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A Glimpse Inside the Lunar Orbiter Image Recovery Project


There’s an abandoned McDonalds in California that’s stuffed with 48,000 pounds of 70mm tape. These tapes contain never-before-seen ultra-high-res photographs of the moon shot by the Lunar Orbiter project 40 years ago. Rather than ship the film back to Earth, scientists decided to scan them on the spaceship, beam them back losslessly, and then record the data onto magnetic tape. Not wanting to reveal the precision of its spy satellites, the US government decided to mark the images as classified.

Now that the photos are no longer secret, efforts are underway to recover and digitize them. Steve Jurvetson describes the challenges faced by the Lunar Orbiter Image Recovery Project:

Recovering the data has proven to be very difficult, requiring technological archeology. The only working version of the Ampex tape player ($300K when new) was discovered in a chicken coop and restored with the help of the original designer. There is only one person on Earth who still refurbishes these tape heads, and he is retiring this year. The skills to read this data archive are on the cusp of disappearing forever.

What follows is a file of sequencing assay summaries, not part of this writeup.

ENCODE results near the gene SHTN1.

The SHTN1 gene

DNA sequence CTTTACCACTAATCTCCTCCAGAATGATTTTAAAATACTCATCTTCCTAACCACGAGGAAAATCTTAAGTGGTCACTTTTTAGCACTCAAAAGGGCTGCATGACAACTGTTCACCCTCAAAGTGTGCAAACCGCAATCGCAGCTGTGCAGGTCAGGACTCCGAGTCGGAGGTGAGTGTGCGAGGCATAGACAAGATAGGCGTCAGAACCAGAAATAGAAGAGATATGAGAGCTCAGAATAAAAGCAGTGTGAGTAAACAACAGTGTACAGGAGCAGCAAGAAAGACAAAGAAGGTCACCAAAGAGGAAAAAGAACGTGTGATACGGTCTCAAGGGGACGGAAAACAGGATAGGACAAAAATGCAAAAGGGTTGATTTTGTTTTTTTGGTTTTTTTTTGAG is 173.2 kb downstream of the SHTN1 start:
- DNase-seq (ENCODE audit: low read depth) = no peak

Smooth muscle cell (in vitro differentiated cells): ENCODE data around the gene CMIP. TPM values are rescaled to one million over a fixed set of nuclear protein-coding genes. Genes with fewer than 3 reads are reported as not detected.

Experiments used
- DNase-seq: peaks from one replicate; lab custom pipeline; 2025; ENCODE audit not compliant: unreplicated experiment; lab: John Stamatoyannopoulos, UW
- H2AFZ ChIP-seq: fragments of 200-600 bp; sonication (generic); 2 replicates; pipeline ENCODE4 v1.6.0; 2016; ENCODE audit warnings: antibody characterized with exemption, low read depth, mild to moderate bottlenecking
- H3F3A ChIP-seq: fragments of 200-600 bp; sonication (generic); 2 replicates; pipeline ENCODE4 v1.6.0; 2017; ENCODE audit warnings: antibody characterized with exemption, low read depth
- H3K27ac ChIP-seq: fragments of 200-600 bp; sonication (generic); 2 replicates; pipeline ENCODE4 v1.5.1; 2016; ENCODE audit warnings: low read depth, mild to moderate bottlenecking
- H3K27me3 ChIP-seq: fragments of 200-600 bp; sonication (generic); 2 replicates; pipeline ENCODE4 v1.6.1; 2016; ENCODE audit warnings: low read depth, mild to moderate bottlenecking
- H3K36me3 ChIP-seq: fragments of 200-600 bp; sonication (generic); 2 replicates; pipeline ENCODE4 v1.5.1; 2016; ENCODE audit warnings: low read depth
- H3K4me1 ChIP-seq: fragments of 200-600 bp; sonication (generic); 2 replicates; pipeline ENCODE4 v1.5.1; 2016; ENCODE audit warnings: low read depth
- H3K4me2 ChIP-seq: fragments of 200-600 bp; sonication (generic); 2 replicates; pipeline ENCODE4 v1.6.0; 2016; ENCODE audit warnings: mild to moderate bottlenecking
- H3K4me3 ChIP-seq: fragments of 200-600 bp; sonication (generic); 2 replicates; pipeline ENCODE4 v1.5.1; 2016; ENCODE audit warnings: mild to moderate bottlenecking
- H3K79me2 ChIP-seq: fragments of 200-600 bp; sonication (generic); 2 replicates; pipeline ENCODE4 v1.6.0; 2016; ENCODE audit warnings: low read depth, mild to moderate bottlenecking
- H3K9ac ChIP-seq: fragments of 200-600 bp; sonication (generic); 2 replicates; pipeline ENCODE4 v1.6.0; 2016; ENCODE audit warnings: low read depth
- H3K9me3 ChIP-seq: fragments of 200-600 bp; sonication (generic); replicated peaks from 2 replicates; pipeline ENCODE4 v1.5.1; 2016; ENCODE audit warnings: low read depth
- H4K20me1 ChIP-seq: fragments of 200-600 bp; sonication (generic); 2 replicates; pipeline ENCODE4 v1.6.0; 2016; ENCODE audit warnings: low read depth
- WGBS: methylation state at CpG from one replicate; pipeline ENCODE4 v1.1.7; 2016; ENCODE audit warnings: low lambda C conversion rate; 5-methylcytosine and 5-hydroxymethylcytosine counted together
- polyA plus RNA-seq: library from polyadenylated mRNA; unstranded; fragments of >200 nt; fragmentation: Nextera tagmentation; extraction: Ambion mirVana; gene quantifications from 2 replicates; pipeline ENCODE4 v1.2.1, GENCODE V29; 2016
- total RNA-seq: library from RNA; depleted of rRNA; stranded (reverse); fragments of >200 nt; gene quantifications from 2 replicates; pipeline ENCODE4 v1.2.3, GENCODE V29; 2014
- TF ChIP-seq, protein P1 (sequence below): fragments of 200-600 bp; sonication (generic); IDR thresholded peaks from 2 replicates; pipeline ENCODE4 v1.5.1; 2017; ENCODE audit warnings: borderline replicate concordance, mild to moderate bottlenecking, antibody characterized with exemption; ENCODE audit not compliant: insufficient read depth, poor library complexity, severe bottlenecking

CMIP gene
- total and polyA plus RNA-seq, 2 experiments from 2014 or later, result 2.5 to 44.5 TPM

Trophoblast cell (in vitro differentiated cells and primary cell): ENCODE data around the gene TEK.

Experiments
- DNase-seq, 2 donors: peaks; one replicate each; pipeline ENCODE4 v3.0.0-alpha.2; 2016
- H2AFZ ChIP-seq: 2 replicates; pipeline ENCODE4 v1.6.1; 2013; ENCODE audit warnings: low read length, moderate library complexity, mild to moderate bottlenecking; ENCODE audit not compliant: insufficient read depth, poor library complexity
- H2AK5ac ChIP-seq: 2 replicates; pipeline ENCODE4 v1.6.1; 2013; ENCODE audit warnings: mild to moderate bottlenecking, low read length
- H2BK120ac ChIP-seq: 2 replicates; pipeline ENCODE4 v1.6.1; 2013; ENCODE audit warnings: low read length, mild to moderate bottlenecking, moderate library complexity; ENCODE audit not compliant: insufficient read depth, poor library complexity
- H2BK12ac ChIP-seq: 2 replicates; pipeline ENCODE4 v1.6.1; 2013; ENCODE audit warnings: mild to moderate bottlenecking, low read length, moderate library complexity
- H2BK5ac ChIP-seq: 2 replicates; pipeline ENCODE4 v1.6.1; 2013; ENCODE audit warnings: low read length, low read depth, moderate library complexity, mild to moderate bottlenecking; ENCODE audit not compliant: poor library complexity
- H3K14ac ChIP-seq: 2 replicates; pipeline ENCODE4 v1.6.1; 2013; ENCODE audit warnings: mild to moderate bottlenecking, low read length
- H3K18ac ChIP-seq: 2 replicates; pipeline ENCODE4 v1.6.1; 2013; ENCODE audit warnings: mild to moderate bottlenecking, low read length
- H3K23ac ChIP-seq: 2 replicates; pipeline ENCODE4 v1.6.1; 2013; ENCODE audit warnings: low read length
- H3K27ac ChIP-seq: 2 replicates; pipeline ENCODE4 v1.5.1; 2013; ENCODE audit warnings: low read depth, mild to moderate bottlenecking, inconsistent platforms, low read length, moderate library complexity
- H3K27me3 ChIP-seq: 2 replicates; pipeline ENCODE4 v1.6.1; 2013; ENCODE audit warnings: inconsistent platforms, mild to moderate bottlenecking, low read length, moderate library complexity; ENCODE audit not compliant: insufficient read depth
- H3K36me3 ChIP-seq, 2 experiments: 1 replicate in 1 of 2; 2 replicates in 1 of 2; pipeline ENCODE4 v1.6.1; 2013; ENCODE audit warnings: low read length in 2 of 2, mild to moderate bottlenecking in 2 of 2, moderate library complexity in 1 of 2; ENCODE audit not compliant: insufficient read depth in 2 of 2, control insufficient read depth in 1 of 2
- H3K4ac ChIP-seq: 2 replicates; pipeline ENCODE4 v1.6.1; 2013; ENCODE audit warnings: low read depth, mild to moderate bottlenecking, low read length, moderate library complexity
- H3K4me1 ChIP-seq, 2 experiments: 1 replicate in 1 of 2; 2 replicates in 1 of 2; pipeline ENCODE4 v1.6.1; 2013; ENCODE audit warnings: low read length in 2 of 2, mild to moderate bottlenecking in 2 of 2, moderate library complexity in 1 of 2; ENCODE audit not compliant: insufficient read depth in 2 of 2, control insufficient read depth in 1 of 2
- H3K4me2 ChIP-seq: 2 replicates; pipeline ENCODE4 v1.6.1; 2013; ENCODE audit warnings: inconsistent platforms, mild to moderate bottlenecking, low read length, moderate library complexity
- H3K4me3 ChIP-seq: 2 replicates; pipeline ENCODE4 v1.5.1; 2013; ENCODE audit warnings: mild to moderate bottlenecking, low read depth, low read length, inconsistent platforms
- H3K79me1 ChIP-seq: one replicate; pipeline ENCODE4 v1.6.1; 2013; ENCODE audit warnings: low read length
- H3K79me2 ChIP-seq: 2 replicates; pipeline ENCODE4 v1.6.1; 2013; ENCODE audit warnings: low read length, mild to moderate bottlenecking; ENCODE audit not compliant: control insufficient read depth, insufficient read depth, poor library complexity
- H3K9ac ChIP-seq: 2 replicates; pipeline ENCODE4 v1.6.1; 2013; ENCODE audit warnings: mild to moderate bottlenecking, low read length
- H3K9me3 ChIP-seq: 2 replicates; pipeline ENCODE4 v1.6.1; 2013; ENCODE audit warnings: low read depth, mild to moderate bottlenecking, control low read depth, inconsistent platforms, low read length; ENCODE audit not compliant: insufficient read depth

The story of how the project ended up in a McDonalds is pretty interesting as well:

Since the team required a facility with proper heating and cooling and a sink, available vacant buildings outside the gate at NASA Ames were whittled down to two: a barber shop, and a McDonald’s that had closed weeks before. Since the barber shop was relatively small, using it would require that the tapes be stored at a remote warehouse. On the other hand, the McDonald’s was much larger, had good lighting, adequate power and air conditioning and excellent parking. It turned out to need some improvements in the electrical wiring. By July 2008, the team had moved into the McDonald’s, (Building 596), now dubbed “McMoon’s”.

Here’s the first photo captured of Earth seen from the Moon. The original 1966 version is on the left and the digitized LOIRP version is on the right:

You can find out more about LOIRP on Wikipedia and over at NASA.

Lunar Orbiter Image Recovery Project (via Boing Boing)

Image credit: Photographs by jurvetson